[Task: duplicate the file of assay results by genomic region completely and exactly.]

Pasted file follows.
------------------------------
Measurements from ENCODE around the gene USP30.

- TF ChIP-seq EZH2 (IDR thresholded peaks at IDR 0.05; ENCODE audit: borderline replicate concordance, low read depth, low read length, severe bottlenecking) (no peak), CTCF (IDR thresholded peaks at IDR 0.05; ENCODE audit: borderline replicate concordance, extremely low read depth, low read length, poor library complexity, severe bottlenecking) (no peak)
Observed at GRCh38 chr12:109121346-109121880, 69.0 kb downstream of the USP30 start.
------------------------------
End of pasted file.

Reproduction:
Measurements from ENCODE around the gene USP30.

- TF ChIP-seq EZH2 (IDR thresholded peaks at IDR 0.05; ENCODE audit: borderline replicate concordance, low read depth, low read length, severe bottlenecking) (no peak), CTCF (IDR thresholded peaks at IDR 0.05; ENCODE audit: borderline replicate concordance, extremely low read depth, low read length, poor library complexity, severe bottlenecking) (no peak)
Observed at GRCh38 chr12:109121346-109121880, 69.0 kb downstream of the USP30 start.